Princess Angelica, Camp Catastrophe: Angelica isn’t a liar. She just loves making up stories. When she goes to sleepaway camp and is mistaken for a princess, she could easily clear up the misunderstanding…but pretending to be royalty is way more fun! When her best friend from home surprises her at camp, Angelica is forced to fess up. Luckily, she also has a talent for repairing things, and when disaster strikes on the girls’ kayaking trip, Jelly has to repair more than just her newfound friendships.
What planning and research did you do for your book?
Princess Angelica is a handyperson. So I had to research household problems. I used all the problems that have happened in the little old house I live in in Montreal. For instance, Angelica has to repair a leaky roof. I read a ton about repairs to do the book. Also, Angelica is a bit of a fibber. She misleads her friends into believing that she is a princess. In 1971, when I was 11, I went to the Y Country Camp in the Laurentians here in Quebec and I told my bunkmates that I was a princess. All summer, they made my bed and did my chores. In exchange, I told them stories about the royal court. So there’s a quite of lot of me in Princess Angelica!
What is your ideal writing environment?
My ideal writing environment is my cozy office at home. It used to be a kids’ room when another family lived here. I never repainted it because I like the walls—they’re blue with clouds!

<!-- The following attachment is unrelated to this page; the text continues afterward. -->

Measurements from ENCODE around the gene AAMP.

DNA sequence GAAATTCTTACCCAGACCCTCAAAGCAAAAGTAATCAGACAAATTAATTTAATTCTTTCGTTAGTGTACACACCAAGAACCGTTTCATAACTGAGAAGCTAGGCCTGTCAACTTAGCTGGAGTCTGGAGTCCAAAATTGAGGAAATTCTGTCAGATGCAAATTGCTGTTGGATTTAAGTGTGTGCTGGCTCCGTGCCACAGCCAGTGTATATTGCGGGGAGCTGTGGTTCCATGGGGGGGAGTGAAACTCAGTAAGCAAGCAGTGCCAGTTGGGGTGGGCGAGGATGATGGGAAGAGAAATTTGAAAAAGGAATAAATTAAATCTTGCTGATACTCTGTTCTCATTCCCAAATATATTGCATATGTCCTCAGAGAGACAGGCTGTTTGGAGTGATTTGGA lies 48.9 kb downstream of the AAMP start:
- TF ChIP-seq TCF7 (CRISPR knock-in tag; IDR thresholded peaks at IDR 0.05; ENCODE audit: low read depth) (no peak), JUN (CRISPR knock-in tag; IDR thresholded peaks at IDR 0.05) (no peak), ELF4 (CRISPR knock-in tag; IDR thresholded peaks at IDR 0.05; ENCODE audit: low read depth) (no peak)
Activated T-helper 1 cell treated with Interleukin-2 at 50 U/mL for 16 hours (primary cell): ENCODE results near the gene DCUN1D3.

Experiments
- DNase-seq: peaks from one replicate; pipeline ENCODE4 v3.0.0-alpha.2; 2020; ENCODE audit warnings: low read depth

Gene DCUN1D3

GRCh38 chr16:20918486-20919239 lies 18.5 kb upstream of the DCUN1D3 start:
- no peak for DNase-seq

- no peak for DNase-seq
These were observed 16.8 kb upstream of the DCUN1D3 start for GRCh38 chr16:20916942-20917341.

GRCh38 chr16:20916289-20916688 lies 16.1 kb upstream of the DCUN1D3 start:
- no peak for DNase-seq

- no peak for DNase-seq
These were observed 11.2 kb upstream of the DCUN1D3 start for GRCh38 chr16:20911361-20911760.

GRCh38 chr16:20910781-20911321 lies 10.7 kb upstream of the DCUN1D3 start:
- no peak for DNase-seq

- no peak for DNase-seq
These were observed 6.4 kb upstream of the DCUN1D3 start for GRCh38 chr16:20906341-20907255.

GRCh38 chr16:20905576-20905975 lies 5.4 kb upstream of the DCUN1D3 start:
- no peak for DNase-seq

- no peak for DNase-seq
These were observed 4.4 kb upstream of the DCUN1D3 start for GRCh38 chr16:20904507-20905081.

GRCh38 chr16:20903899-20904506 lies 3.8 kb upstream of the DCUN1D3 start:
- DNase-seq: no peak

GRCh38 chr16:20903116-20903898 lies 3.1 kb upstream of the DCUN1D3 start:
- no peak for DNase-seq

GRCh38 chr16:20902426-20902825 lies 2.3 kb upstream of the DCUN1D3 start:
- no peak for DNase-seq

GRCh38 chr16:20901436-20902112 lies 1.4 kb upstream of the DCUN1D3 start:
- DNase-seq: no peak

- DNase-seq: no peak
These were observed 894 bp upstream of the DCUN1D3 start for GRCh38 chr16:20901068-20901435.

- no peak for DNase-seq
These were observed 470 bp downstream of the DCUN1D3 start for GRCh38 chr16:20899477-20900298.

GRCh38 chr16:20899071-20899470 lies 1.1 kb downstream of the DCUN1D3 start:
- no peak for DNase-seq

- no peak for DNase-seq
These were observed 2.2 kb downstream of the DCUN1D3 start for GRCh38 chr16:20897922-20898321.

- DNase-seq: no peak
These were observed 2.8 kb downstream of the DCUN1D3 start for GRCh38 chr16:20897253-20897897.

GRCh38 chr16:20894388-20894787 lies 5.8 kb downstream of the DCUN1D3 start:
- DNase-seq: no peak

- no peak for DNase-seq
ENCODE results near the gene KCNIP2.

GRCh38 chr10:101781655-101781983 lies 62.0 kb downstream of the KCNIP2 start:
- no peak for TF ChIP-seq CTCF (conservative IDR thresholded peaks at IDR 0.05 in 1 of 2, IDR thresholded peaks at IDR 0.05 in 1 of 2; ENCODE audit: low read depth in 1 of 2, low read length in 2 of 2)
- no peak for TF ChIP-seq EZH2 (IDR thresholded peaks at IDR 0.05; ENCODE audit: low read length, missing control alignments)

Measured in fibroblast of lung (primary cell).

How do you decide on names for your characters?
I have a great story for you about how I got the name Angelica. I was doing a high school visit in 2015 at Lindsay Place High School in Pointe-Claire, Quebec and I was impressed by a very smart, interested student named Angelica. When I told my friend, librarian Miss Dunn, that I was impressed by Angelica, she said, “You mean Jelly!” That’s when I found the character for my book.
Do you ever get writer’s block? What do you do to overcome it?
Never! But I tell my students that if they get writer’s block to just keep writing. Even if you write, “I hate writing. I hate writer’s block. This is driving me crazy.” If you keep writing, the block will pass.
What was the last novel you read? Why did you choose it? What did you think of it?
Tortues à L’Infini—it’s the French language translation of John Green’s new YA novel Turtles All the Way Down. I read it for work—I review French language YA books for Radio-Canada here in Montreal. I liked it, but not as much as The Fault in Our Stars.
Do you remember your dreams? Do they ever become inspiration for your writing?
Yes, I love remembering my dreams. And I write them down when I remember them. When I get stuck in a story, I sometimes take a nap and I wake up with a good idea that helps me get unstuck!
In an alternate universe, what would your dream career be, other than a writer?
Do you have a secret or unlikely talent?
Hmmm… I’m what is called an open book. No secrets!!
What types of conversations do you hope will come out of your book?
Conversations about the power of imagination, about girls and power! About what it means to be a leader.
Princess Angelica, Camp Catastrophe is available now!
Monique Polak has written many novels for young adults, including her historical novel What World is Left, which won the 2009 Quebec Writers’ Federation
Prize for Children’s and Young Adult Literature. When not writing award-winning books, Monique teaches English and Humanities at Marianopolis College in Montreal, Quebec. She is also an active freelance journalist. For more information, visit www.moniquepolak.com.